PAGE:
No, you cannot have two metres apart from a family member who may show symptoms because it's only one room. No, you cannot wash your hands regularly because there is no tap water and the children of the woman will have to go five kilometres away to get some water. No, you don't wash your hands because between buying a bit of rice and soap, you choose the rice. And no, you don't stop going out to beg on the street or to have one of those daily meagre wages from daily work because the money you get in the morning is the money which allows you to buy lunch.


It was fascinating how even the UN was obsessed about saying you need to empower people to take the preventative measure and I was like, ‘Come on. Let's wait a minute. This is not realistic for any of the people I meet.’ Yes, the Western world worries about the coronavirus. Yemen cannot even afford to worry about the coronavirus because we have malaria, chikungunya, cholera and dengue fever. All that. Plus, there is a famine.


Melissa Fleming 08:04


Wow. It's hard to imagine all of those threats and the last one you mentioned is probably one of the most devastating of all, the most devastating, the threat of famine. Are you seeing signs of it being there now or impending?


Jean-Nicolas Beuze 08:23


Yes, we see it in the clinic, in particular for the refugee community. I met a little girl -- Fatima, 14 months old, and she weighed five kilos. She should have weighed 10 kilos at her age, 14 months, and she was really in severe malnutrition. And it was really sad because the father was really explaining that the little girl, Fatima, was not keeping any food, she had diarrhoea, and even the meals that the mother was giving -- it was very difficult for him to understand, or maybe he had blocked the fact that his child was malnourished.




Melissa Fleming 09:06


Jean-Nicolas, just before moving to Yemen to serve as UNHCR Representative, you were based in Canada, where you had probably a very safe life with lots of freedom of movement. I want to understand: why do you choose a place like Yemen as your next posting, which is just so difficult in so many ways? It's dangerous. It's devastating. There's so much suffering around. What is it about you that chooses to go to places that are so challenging and difficult?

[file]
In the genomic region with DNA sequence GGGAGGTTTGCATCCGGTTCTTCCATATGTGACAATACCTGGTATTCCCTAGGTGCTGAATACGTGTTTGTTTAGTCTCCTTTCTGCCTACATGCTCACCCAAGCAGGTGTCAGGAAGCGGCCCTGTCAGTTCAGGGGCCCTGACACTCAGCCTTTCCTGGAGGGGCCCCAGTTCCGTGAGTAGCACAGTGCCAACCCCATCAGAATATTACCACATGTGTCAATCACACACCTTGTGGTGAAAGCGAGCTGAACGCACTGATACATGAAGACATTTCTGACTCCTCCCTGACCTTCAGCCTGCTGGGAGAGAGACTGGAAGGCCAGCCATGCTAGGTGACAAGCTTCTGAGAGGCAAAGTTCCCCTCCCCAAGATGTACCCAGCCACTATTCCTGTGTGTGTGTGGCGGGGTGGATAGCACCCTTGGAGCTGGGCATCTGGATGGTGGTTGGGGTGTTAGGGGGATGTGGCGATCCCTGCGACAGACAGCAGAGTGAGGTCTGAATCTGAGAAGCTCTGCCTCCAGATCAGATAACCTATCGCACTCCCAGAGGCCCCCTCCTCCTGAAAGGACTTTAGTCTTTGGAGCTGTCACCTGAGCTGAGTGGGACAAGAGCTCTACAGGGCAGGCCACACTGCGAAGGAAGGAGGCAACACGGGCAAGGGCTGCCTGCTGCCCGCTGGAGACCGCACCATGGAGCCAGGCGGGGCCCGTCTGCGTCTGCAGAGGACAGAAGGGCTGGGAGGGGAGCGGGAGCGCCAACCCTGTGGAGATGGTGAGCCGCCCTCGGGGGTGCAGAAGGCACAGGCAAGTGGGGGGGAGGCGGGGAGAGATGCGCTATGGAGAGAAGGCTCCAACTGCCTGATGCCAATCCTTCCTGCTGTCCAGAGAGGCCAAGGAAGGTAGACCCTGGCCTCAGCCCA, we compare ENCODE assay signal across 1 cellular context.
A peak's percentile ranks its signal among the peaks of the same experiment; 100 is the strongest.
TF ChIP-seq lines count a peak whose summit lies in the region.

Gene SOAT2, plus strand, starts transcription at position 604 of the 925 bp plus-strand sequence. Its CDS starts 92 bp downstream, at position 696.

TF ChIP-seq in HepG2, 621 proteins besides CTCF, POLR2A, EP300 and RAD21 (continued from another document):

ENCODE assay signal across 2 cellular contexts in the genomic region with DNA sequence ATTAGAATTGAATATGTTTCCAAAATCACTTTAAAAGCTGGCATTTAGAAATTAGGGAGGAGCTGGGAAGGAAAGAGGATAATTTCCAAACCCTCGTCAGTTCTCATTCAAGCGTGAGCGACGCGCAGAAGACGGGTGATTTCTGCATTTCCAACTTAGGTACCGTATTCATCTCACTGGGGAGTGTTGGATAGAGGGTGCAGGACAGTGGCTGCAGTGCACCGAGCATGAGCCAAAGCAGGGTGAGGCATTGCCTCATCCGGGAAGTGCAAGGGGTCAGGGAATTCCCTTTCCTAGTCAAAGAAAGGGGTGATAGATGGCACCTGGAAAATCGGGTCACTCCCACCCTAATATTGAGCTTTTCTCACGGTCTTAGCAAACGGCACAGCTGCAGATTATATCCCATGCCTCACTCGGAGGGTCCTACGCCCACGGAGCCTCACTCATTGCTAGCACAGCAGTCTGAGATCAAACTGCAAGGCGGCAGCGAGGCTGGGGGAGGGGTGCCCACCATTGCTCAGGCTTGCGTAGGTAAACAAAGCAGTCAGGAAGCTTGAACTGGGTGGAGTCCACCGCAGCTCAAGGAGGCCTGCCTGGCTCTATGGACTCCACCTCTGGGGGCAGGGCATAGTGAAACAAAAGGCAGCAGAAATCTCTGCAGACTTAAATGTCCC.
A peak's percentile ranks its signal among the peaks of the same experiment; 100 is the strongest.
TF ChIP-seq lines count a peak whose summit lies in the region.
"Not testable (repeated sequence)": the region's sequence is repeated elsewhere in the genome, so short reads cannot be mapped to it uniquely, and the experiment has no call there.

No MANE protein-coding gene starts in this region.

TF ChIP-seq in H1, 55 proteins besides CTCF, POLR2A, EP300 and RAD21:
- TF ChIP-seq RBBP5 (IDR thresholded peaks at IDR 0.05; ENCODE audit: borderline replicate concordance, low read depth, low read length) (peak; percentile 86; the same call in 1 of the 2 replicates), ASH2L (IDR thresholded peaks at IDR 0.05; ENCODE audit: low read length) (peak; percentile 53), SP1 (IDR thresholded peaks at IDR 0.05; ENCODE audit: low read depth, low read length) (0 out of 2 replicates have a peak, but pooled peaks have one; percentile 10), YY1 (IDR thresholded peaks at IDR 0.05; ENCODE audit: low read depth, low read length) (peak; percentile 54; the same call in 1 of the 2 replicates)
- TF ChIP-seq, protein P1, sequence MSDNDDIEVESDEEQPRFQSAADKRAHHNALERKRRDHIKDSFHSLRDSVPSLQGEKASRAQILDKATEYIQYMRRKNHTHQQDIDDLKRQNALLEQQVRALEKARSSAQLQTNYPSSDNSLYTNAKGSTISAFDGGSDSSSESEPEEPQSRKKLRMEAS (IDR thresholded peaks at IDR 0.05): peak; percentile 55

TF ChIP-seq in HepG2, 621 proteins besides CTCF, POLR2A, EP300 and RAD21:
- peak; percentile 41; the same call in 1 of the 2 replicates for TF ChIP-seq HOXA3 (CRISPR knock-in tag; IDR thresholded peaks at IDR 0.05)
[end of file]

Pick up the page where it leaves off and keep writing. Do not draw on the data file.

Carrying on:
Jean-Nicolas Beuze 09:43


First, I think it's really the curiosity. I think I'm somebody very curious about others, about different ways of looking at life. So, a country like Yemen is fascinating because it has everything. It has this tribal dimension. It’s a very ancient culture. It’s a beautiful country in terms of the setting; the sea, the mountains, the desert, so I was very attracted by that. I think there is also something more personal.


I look for challenges. I'm not interested in jobs or functions that I can do with my eyes closed. I get very impatient very quickly, I have no patience whatsoever. And I get bored very quickly. So, I want those challenges. I want to be confronted with a difficult situation, difficult choice to make for my organization, for my colleagues, for the people we serve. That's what drives me.


I've been to Afghanistan. I've been to Congo during the war. I've been to Libya during the NATO bombing.


Melissa Fleming 10:55


You are such an empathetic person. That's the quality really most needed when serving refugees. Why the cause of refugees for you? Why did you choose this cause -- refugees and forcibly displaced people, people who've been forced to flee their homes because of conflict?